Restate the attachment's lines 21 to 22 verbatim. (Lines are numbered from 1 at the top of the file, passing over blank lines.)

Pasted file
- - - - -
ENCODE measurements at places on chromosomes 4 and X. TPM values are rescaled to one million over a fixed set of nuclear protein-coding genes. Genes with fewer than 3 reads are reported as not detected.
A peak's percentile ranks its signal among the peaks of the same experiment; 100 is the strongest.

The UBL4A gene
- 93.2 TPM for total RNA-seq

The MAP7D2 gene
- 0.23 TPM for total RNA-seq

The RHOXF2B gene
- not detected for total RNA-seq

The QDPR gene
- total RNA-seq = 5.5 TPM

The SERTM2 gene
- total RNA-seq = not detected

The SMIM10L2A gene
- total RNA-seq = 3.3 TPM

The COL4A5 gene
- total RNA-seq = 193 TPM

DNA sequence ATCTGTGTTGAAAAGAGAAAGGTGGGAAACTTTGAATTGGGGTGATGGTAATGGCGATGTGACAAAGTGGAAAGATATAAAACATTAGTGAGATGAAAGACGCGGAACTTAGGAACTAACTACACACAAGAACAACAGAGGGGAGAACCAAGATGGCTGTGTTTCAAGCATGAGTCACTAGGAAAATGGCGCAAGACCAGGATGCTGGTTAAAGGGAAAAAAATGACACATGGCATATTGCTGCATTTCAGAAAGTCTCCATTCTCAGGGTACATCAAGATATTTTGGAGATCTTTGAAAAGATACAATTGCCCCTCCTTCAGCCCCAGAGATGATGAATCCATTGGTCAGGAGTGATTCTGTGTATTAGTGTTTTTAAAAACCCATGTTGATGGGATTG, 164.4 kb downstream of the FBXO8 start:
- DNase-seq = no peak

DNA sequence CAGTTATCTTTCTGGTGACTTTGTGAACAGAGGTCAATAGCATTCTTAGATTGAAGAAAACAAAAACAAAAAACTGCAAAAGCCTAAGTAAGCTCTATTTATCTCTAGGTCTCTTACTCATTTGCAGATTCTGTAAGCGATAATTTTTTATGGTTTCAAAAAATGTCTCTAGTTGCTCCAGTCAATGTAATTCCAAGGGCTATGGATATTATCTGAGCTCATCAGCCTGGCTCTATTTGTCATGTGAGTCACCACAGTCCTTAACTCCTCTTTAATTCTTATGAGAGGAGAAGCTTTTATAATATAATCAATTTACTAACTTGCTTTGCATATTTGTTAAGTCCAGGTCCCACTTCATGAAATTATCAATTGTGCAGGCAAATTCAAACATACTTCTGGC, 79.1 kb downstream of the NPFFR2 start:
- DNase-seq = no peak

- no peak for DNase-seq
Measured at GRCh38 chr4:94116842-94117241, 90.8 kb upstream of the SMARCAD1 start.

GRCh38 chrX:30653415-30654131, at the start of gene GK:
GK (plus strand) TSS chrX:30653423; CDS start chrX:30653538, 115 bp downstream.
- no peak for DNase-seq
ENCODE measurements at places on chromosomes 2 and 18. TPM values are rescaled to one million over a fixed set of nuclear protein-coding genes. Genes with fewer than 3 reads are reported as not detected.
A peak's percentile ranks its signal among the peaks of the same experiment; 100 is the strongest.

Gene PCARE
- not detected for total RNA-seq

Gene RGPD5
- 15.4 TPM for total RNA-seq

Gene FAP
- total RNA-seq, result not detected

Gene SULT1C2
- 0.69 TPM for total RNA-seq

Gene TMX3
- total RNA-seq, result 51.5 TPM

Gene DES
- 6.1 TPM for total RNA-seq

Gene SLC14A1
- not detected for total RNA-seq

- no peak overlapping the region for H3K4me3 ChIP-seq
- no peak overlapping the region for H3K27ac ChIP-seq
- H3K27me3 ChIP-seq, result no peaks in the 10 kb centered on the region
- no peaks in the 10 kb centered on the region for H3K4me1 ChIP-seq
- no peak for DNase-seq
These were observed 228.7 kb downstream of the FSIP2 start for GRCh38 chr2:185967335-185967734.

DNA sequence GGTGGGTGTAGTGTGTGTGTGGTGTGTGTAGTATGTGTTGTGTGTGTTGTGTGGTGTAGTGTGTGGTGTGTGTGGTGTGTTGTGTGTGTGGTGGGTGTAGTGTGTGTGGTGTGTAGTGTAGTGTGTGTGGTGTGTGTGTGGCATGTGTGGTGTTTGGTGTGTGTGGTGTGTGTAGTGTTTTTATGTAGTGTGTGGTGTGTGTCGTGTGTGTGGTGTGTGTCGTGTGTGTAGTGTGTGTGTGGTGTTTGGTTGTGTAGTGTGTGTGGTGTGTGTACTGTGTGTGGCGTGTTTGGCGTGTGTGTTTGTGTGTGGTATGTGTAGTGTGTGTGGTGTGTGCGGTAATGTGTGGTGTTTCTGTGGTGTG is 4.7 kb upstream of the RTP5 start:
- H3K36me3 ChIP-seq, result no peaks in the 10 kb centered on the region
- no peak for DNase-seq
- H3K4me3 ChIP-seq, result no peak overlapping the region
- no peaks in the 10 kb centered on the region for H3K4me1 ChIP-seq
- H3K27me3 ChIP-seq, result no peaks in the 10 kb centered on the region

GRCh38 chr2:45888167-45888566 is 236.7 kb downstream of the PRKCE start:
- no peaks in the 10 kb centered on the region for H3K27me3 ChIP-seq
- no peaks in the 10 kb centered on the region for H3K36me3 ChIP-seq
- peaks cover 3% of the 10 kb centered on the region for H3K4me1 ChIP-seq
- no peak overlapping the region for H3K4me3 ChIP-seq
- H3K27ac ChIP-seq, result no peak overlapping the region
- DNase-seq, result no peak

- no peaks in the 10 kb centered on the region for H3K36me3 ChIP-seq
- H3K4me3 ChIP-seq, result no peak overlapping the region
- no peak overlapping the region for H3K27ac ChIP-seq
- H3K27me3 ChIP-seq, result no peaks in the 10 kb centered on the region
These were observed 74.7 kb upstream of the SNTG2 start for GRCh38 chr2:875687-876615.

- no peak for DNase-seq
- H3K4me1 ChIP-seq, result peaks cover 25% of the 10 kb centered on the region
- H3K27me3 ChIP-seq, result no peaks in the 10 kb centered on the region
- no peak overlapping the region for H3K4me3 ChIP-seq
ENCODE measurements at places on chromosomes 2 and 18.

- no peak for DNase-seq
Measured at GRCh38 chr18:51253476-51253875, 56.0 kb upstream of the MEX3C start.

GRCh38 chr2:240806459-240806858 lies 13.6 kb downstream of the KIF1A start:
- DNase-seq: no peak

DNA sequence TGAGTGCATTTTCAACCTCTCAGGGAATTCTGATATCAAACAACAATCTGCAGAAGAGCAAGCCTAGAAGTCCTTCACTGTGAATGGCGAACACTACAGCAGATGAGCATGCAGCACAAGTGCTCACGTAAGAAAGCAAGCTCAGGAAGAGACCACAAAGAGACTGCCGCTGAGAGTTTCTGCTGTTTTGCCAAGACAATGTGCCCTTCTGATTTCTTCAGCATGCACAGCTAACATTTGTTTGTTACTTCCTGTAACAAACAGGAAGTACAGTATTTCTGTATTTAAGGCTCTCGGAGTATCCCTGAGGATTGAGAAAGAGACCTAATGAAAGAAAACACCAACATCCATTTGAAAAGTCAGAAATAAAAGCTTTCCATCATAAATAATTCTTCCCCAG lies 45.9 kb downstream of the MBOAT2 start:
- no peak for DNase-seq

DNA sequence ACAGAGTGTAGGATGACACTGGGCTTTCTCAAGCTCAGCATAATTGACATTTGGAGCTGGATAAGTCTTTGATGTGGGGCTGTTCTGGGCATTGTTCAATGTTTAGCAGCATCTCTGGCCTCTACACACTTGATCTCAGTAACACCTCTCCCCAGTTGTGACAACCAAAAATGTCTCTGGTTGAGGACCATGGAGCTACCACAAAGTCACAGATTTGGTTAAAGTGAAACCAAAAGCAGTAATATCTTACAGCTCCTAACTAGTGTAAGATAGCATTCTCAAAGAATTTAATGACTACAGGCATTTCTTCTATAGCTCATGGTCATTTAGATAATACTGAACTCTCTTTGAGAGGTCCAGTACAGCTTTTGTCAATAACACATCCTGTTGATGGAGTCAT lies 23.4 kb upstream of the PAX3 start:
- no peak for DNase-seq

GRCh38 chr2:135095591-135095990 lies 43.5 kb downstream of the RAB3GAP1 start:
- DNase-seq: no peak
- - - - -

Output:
- no peak for DNase-seq
Measured at GRCh38 chr4:94116842-94117241, 90.8 kb upstream of the SMARCAD1 start.